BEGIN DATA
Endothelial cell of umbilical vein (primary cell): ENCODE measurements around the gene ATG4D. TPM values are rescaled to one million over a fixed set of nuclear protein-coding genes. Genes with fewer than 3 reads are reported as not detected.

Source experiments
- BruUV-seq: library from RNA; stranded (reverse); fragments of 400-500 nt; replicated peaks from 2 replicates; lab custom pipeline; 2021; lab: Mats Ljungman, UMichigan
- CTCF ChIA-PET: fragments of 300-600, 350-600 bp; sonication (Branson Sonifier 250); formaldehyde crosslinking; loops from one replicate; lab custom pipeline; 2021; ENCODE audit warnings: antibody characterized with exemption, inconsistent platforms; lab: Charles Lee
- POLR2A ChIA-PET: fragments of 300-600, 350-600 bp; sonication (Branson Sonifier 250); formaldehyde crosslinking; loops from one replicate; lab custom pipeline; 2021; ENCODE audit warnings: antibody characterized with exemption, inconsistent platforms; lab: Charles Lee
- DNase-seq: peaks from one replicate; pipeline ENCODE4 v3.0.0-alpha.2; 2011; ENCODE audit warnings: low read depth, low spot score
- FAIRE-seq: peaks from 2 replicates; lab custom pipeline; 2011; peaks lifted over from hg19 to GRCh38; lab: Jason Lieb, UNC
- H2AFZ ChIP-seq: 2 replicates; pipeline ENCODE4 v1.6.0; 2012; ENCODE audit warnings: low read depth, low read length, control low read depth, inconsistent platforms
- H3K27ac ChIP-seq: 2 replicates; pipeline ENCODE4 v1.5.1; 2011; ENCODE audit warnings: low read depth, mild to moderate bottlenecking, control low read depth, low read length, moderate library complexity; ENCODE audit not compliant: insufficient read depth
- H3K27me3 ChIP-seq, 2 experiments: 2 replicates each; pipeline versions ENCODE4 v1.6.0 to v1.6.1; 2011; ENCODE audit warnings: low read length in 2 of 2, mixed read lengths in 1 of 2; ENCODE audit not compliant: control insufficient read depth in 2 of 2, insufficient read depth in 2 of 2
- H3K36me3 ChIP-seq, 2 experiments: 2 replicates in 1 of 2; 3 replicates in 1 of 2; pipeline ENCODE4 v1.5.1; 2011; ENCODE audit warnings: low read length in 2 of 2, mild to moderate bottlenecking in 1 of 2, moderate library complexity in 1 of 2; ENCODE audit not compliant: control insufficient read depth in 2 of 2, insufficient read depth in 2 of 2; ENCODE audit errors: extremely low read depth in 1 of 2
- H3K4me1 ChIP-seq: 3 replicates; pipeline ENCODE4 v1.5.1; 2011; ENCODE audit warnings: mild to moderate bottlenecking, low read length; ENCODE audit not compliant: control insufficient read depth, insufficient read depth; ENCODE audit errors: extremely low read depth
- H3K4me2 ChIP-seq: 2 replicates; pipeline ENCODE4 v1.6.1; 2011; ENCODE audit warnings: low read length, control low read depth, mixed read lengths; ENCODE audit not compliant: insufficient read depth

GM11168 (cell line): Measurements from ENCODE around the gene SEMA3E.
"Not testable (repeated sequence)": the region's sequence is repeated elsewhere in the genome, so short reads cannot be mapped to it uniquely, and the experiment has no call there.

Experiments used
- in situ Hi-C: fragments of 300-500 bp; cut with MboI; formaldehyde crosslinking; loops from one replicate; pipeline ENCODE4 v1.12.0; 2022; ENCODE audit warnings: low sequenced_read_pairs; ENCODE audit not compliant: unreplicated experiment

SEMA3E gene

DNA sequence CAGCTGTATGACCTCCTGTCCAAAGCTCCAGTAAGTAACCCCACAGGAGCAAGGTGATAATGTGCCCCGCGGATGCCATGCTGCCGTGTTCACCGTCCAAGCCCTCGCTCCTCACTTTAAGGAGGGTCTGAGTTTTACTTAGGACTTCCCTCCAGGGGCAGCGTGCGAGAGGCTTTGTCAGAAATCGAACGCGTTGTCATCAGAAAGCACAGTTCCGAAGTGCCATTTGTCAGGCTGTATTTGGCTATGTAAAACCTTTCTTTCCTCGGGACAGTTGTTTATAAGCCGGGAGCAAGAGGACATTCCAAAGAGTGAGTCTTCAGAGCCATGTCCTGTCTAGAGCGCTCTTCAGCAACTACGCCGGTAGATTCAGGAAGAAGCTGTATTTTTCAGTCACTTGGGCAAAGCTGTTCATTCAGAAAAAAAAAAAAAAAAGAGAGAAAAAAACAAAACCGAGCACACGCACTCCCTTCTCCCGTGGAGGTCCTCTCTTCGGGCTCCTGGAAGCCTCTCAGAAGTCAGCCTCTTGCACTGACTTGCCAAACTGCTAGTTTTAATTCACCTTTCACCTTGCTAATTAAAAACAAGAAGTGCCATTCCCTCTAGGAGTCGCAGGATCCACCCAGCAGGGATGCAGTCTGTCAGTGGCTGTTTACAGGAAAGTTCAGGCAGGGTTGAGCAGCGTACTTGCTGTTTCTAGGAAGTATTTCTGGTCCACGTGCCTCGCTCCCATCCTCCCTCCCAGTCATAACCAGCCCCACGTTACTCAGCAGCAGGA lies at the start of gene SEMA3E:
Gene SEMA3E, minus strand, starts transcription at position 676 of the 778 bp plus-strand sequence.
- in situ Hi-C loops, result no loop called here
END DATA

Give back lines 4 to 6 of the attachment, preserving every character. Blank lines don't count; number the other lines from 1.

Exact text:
- CTCF ChIA-PET: fragments of 300-600, 350-600 bp; sonication (Branson Sonifier 250); formaldehyde crosslinking; loops from one replicate; lab custom pipeline; 2021; ENCODE audit warnings: antibody characterized with exemption, inconsistent platforms; lab: Charles Lee
- POLR2A ChIA-PET: fragments of 300-600, 350-600 bp; sonication (Branson Sonifier 250); formaldehyde crosslinking; loops from one replicate; lab custom pipeline; 2021; ENCODE audit warnings: antibody characterized with exemption, inconsistent platforms; lab: Charles Lee
- DNase-seq: peaks from one replicate; pipeline ENCODE4 v3.0.0-alpha.2; 2011; ENCODE audit warnings: low read depth, low spot score